Early Titan was a cold, hostile place for life
Titan is a mysterious orange-socked moon of Saturn that is exciting to astrobiologists because it has some of the same kinds of chemicals that were precursors to life on Earth. It also has a hydrological cycle that allows liquid to move between the ground and atmosphere, providing a cycle that could support life.
Its atmosphere is 95 percent nitrogen, but it also has a tad bit of methane, predominantly close to the surface. The methane is important because it contributes to a slight greenhouse effect on the moon, although its average temperature is still a frigid -292° Fahrenheit. Yet without this greenhouse effect, the methane would freeze at the surface and make it difficult for any life that might be present to survive.
What produces the methane on Titan is a mystery. On Earth it comes from biological processes and volcanoes, among other sources.
Titan's methane is thought to be less than a half billion years old, leading astrobiologists to wonder what Titan's atmosphere looked like early in its history when there was little to no methane present. Could it reflect what Earth might have looked like earlier in our planet's history before life arrived?
Most likely early Titan was a world surrounded by an almost pure and clear nitrogen atmosphere, with a similar surface pressure to today but with a lesser greenhouse effect, said Benjamin Charnay, a planetary scientist who was at the Laboratory of Dynamic Meteorology at the P&M Curie University in France when the research was conducted.
"Looking at Titan's past helps us to understand where the methane comes from and how the photochemistry evolved," said Charnay. now a post-doctoral researcher at the University of Washington. "The photochemistry in Titan's past with less atmospheric methane may have been closer to the atmospheric chemistry on the early Earth that could have led to the emergence of life."
Charnay added that if methane was present in Titan around four billion years ago, today there would be large seas of ethane rather than the smaller polar lakes we observe. His research was recently published in the journal Icarus under the title, "Titan's past and future: 3D modeling of a pure nitrogen atmosphere and geological implications."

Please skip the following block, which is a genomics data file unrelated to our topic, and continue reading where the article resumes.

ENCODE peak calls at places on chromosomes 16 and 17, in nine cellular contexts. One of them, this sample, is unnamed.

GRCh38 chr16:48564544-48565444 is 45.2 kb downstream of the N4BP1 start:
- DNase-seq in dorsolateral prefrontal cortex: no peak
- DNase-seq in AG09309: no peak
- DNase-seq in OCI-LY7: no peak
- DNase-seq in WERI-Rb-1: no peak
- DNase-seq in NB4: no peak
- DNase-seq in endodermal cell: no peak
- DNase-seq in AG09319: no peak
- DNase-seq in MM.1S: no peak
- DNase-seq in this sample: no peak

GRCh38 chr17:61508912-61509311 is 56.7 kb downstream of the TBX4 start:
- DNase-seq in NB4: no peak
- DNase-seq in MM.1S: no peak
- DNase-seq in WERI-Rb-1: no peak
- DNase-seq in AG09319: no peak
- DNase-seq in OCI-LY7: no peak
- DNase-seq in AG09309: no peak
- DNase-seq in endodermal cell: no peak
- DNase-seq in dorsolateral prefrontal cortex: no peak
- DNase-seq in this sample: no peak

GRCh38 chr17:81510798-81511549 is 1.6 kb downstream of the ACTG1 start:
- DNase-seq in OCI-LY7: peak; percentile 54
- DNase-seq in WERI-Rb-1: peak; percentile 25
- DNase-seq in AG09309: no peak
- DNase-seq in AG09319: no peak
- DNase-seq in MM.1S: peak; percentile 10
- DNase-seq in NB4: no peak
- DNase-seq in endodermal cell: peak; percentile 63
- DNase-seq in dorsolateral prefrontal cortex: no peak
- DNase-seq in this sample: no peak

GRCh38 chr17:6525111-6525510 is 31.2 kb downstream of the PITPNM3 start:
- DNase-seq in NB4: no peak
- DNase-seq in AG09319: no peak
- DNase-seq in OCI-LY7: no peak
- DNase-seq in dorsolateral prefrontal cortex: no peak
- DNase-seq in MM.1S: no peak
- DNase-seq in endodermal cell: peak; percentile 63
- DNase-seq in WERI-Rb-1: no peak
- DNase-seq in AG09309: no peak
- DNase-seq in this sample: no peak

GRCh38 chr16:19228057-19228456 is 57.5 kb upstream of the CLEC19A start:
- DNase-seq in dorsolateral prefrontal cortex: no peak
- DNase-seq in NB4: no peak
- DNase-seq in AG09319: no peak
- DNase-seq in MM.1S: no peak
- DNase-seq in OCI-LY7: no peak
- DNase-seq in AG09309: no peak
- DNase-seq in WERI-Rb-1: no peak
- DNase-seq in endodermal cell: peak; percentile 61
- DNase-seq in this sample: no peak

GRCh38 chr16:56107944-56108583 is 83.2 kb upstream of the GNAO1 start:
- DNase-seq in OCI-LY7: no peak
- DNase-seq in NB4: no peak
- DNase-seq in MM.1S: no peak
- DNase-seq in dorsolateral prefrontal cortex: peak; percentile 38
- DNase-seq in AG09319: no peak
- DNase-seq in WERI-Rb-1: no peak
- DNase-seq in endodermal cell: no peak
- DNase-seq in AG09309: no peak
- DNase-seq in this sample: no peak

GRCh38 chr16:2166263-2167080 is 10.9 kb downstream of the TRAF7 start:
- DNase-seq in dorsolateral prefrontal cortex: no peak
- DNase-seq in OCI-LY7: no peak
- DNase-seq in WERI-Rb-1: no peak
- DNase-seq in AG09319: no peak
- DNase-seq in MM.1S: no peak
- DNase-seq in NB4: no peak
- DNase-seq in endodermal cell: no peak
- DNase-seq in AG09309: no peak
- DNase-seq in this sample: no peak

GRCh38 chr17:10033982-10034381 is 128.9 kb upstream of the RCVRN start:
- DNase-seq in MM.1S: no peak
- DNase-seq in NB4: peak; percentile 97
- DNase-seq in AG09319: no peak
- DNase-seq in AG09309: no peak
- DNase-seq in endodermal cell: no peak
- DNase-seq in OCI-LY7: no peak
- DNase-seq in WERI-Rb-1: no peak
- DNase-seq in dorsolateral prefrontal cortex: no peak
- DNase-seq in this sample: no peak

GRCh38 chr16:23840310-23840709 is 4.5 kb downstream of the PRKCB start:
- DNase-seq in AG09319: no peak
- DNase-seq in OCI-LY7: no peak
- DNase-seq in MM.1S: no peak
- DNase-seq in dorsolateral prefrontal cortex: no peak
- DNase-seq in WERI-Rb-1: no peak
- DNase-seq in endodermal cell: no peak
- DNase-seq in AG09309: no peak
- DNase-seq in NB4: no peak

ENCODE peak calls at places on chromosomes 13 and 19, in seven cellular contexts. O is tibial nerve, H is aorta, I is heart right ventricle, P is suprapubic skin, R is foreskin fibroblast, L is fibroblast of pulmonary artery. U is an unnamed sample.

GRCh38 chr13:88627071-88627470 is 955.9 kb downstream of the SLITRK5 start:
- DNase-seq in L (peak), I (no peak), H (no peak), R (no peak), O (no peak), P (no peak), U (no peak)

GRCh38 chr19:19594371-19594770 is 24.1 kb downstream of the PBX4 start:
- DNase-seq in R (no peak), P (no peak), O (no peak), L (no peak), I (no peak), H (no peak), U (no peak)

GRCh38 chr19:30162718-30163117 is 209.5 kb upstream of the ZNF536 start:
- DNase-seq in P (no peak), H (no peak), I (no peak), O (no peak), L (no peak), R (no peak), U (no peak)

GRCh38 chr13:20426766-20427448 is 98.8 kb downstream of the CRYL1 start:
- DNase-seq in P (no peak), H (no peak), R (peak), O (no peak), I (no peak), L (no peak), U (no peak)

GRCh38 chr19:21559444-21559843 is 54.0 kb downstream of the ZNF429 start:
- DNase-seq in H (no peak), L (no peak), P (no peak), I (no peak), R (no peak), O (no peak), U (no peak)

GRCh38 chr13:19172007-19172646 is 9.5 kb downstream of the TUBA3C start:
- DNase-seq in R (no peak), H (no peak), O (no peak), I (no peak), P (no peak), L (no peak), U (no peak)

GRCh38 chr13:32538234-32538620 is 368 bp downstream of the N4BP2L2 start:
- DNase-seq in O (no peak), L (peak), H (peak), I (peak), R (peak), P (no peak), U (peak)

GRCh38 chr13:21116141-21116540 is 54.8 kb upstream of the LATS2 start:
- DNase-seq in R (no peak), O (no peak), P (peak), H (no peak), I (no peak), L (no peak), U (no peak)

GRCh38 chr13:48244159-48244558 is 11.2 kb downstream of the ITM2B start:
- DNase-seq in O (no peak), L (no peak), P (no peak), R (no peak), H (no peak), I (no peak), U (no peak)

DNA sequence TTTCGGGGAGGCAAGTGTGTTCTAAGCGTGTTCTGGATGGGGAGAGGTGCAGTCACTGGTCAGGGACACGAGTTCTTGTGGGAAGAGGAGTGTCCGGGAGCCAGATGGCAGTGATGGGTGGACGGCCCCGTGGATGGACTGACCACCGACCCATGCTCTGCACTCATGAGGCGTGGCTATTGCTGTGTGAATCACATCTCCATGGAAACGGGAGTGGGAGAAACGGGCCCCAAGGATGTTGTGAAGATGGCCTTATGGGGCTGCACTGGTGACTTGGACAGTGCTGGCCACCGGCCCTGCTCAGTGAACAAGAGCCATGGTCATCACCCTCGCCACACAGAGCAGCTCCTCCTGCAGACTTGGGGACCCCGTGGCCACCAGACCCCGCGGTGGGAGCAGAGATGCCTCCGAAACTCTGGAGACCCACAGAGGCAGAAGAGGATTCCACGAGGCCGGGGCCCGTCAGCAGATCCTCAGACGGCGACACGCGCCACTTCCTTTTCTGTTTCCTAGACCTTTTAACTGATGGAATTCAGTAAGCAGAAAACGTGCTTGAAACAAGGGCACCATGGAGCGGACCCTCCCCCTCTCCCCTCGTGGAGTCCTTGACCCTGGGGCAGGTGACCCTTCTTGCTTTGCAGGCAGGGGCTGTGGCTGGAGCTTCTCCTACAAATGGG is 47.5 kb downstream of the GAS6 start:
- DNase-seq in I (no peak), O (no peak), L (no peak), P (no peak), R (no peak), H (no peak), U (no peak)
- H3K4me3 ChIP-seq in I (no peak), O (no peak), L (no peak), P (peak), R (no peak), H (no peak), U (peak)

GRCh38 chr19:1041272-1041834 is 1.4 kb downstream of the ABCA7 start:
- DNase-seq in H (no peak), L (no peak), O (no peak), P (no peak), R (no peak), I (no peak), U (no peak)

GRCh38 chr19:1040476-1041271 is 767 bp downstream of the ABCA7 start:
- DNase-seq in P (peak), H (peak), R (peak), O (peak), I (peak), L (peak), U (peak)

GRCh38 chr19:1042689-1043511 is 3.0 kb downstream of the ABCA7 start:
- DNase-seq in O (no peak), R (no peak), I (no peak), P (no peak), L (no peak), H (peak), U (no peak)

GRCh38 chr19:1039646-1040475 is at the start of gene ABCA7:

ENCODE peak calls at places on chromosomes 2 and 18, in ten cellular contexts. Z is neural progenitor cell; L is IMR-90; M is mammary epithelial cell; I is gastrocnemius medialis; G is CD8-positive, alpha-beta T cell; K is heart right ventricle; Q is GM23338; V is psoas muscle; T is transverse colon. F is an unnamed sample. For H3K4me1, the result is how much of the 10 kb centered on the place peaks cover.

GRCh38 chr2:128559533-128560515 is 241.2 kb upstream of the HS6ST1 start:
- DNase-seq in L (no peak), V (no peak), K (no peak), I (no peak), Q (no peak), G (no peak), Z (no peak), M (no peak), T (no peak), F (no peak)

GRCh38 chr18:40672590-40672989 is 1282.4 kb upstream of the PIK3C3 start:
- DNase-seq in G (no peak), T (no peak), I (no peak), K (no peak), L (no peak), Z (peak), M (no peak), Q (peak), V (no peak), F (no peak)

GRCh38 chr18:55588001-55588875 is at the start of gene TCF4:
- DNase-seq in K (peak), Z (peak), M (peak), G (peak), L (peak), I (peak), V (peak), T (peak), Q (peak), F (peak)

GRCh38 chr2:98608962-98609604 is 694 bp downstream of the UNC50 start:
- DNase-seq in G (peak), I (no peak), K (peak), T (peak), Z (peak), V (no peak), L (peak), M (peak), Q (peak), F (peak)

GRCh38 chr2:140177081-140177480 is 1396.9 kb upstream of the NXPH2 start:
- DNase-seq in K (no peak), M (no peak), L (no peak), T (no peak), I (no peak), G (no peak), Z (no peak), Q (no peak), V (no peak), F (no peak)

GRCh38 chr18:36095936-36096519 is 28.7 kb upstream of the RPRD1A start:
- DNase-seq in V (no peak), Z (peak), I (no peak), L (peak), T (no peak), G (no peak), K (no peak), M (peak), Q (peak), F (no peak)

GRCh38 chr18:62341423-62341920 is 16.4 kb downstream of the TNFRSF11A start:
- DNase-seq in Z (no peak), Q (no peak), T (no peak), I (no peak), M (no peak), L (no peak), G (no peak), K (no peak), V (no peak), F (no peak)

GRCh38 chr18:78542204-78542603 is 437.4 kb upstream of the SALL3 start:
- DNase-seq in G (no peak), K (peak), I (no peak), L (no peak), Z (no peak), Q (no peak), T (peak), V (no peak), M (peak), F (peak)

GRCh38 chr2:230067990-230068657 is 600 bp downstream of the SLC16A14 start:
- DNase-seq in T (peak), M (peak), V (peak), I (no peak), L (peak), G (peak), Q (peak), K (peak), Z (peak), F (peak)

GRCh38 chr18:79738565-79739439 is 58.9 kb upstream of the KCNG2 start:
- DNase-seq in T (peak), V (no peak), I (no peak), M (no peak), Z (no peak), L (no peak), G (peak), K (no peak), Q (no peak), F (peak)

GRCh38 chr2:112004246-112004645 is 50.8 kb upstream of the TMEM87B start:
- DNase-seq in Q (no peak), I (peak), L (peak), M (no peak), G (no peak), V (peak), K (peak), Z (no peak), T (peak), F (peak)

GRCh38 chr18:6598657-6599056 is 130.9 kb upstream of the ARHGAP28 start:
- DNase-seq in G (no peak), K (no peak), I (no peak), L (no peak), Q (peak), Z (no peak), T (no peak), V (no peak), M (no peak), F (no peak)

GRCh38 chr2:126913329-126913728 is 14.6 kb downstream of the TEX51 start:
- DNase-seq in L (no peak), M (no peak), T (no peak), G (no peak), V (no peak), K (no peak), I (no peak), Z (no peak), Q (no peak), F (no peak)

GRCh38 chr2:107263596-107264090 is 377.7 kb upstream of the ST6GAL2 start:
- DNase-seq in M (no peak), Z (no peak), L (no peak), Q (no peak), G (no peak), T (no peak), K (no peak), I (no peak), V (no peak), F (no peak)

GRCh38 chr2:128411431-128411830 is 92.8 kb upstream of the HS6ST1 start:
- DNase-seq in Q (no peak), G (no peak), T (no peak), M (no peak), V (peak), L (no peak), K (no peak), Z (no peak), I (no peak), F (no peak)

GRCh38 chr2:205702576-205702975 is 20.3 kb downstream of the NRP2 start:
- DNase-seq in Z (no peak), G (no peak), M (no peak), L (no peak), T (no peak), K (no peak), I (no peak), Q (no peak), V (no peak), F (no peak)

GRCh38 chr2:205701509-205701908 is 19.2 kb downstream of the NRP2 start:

Charnay and his collaborators used a model to simulate the global climate of Titan early in its history, assuming that the moon was almost completely a nitrogen environment. The model, called Generic LMDZ, is fairly new but has been used in several other studies to simulate Earth's early climate and climates of planets outside of our solar system.
They discovered that without methane, the greenhouse effect on Titan largely disappears, leading to dramatic climate changes in the moon. In the model, the atmosphere cooled and condensed, producing nitrogen clouds and polar seas of liquid nitrogen. At the poles, the nitrogen atmosphere froze.
With a very high surface reflectivity, liquid nitrogen would have to freeze at the surface, as on Neptune's moon Triton. But such a high reflectivity in Titan's past remains unlikely. Charnay's group suspects the nitrogen was liquid, as it could explain some of the valley networks we see today on Titan's surface.
"Liquid nitrogen could erode the surface much more efficiently than liquid methane, producing valley networks and removing the impact craters which are used to estimate the age of the surface," Charnay said. "On Titan, we currently see valley networks, but we don't know exactly how they formed."
"Titan's climate is quite dry today, with little methane precipitation. The formation of valley networks is challenging for such conditions. Researchers believe that Titan was wetter in the past, with more methane rain explaining the formation of valley networks. It is a reasonable scenario. But we believe that liquid nitrogen could also have played a significant role."
Liquid nitrogen could also explain why the poles of Titan are flattened compared to the rest of the planet. Over time, the nitrogen would have seeped into the crust and remained there, increasing its density and making the poles flatter.
Life lurking underground?
Charnay's research aimed to better understand how Titan appeared early in its history, and did not consider the question of life. However, looking at how a planetary atmosphere forms and evolves can give clues about the likelihood of microbes or other lifeforms surviving over time.
On Titan, the major barrier to life in its early history would have been a lack of liquid water at the surface, which means it would have been difficult for microbes to exist in Titan's methane lakes with the chemistry we understand from Earth. Researchers today believe the best bet for life would be an internal ocean, which was recently detected by the Cassini mission. It is believed the ocean contains methane and water.
"This could also be true of the oceans of the moons of Ganymede and Europa at Jupiter, and maybe Enceladus at Saturn as well," Charnay said.
In the future, Charnay and his collaborators hope to better explain the atmospheric evolution of Titan over time. In the long term, the methane will likely be destroyed by chemical reactions in the atmosphere, so it's possible that Titan could once again become a colder, nitrogen-dominated world.
This story is republished courtesy of NASA's Astrobiology Magazine. Explore the Earth and beyond at www.astrobio.net .